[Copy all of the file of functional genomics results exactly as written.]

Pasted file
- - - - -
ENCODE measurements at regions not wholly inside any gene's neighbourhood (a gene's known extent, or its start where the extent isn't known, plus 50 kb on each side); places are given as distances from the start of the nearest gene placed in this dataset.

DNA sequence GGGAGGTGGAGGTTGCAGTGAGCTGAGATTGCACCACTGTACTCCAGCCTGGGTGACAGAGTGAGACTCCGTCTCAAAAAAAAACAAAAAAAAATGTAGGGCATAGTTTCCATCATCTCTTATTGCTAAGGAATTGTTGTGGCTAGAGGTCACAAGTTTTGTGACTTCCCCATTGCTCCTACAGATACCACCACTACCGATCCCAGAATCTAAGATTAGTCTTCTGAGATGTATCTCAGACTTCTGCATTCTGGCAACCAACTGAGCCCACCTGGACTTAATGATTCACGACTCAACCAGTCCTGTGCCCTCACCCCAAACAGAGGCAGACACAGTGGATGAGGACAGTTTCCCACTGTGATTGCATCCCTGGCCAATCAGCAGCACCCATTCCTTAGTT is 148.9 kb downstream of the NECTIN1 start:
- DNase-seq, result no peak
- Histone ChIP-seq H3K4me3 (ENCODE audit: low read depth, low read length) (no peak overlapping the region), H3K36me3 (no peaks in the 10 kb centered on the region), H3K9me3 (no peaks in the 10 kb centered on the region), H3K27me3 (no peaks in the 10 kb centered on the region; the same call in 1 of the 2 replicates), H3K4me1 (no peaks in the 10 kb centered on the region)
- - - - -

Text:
ENCODE measurements at regions not wholly inside any gene's neighbourhood (a gene's known extent, or its start where the extent isn't known, plus 50 kb on each side); places are given as distances from the start of the nearest gene placed in this dataset.

DNA sequence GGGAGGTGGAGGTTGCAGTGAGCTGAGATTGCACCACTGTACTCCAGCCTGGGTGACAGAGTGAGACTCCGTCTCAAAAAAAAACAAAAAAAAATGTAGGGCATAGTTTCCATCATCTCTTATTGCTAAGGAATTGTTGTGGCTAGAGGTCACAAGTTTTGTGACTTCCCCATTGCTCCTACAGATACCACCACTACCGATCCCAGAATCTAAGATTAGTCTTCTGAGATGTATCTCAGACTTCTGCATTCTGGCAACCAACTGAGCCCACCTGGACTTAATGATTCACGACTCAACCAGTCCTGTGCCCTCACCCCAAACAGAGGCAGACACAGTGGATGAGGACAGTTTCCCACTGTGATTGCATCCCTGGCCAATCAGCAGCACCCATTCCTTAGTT is 148.9 kb downstream of the NECTIN1 start:
- DNase-seq, result no peak
- Histone ChIP-seq H3K4me3 (ENCODE audit: low read depth, low read length) (no peak overlapping the region), H3K36me3 (no peaks in the 10 kb centered on the region), H3K9me3 (no peaks in the 10 kb centered on the region), H3K27me3 (no peaks in the 10 kb centered on the region; the same call in 1 of the 2 replicates), H3K4me1 (no peaks in the 10 kb centered on the region)